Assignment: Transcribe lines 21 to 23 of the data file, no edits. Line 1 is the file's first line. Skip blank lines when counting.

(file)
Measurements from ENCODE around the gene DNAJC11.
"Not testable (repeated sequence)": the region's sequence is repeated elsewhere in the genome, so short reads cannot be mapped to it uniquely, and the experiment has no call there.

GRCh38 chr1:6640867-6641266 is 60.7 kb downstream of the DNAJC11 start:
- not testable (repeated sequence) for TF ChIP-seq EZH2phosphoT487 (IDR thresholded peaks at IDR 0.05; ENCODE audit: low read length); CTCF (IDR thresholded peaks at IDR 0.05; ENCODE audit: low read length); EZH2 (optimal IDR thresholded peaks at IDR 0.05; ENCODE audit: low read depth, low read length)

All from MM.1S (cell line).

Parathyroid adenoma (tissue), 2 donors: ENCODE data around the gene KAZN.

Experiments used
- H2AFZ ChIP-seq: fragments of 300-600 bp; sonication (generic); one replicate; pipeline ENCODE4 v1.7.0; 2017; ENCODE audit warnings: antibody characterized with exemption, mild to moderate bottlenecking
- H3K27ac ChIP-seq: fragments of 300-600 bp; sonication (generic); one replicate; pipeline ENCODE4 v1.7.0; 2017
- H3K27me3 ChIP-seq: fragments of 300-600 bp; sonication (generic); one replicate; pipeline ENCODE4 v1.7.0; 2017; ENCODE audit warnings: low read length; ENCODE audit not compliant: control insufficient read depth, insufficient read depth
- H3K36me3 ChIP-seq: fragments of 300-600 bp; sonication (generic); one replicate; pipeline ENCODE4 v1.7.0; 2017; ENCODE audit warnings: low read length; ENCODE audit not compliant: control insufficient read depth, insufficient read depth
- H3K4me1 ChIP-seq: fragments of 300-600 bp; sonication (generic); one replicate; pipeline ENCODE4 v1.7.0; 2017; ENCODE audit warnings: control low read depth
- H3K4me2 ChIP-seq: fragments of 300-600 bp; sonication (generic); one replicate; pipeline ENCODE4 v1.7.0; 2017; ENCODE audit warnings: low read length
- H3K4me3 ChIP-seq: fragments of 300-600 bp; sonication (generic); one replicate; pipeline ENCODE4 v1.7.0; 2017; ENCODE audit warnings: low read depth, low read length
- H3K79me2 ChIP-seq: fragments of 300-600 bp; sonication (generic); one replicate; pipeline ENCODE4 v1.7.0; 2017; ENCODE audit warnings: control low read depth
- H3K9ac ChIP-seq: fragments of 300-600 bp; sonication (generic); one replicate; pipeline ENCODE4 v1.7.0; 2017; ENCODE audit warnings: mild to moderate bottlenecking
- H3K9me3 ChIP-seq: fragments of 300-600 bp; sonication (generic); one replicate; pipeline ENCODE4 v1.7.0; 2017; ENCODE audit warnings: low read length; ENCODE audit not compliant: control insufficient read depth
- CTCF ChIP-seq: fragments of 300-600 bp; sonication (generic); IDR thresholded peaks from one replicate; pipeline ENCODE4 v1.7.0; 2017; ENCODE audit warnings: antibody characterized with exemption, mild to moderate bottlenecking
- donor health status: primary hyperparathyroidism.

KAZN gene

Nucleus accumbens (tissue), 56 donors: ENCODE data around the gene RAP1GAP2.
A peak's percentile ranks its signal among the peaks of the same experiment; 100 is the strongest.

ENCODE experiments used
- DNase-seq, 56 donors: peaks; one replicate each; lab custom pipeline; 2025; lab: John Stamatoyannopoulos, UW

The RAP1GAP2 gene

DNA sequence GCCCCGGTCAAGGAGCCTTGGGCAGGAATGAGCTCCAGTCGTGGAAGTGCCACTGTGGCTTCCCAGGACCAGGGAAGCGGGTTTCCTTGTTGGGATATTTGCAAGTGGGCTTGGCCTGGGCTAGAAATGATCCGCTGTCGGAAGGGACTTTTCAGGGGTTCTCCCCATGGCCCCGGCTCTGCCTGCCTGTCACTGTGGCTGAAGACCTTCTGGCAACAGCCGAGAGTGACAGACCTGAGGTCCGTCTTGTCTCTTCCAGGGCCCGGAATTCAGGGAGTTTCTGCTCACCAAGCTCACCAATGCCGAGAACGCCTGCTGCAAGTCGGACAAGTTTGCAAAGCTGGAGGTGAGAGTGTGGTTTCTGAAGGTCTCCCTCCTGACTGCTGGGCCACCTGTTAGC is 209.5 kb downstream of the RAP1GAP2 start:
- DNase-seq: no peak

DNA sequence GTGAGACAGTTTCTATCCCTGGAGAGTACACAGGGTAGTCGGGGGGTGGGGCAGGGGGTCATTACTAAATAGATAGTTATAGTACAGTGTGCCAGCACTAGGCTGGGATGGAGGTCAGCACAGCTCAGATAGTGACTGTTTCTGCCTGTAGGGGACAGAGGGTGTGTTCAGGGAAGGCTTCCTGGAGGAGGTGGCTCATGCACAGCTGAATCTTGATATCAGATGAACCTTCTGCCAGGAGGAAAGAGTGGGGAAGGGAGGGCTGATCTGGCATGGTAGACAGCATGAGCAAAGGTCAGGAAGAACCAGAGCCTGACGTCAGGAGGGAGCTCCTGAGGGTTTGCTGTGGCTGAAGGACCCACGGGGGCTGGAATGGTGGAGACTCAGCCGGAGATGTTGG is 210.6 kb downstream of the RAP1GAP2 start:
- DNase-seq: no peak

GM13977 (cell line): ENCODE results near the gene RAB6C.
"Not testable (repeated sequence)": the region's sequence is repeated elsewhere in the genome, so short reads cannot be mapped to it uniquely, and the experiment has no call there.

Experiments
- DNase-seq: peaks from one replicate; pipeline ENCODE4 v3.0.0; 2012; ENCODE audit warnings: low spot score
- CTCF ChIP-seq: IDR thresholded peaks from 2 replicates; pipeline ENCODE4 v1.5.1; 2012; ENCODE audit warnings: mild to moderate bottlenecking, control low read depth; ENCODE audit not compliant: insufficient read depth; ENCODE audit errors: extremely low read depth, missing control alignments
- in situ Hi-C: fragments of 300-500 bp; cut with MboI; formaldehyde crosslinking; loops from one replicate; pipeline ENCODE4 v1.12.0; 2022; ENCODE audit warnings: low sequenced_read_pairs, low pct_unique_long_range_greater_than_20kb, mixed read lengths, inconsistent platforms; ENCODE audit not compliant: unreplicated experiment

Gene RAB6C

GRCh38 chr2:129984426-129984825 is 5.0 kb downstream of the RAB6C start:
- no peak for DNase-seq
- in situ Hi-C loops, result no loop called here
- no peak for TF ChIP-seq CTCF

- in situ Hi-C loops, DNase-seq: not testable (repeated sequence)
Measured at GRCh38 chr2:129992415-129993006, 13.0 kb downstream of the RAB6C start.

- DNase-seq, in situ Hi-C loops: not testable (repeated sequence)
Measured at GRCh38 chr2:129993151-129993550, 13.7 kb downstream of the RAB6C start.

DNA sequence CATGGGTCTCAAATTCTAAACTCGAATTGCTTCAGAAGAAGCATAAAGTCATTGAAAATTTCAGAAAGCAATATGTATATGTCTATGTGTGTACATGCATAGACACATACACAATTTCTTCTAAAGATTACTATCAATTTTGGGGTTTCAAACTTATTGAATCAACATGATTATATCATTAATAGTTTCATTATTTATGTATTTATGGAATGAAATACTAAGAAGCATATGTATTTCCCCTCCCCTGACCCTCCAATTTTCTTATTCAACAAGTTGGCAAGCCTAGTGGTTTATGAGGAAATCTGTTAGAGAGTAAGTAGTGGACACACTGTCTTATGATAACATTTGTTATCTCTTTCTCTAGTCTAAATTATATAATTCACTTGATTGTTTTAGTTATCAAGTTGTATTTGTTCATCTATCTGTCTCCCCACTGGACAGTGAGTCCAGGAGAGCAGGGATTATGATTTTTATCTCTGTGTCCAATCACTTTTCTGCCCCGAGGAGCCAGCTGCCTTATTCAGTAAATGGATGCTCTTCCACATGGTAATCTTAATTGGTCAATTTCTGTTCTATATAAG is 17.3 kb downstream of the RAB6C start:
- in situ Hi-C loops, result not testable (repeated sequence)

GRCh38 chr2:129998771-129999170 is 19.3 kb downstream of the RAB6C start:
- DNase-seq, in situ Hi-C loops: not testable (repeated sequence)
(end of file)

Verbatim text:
Nucleus accumbens (tissue), 56 donors: ENCODE data around the gene RAP1GAP2.
A peak's percentile ranks its signal among the peaks of the same experiment; 100 is the strongest.

ENCODE experiments used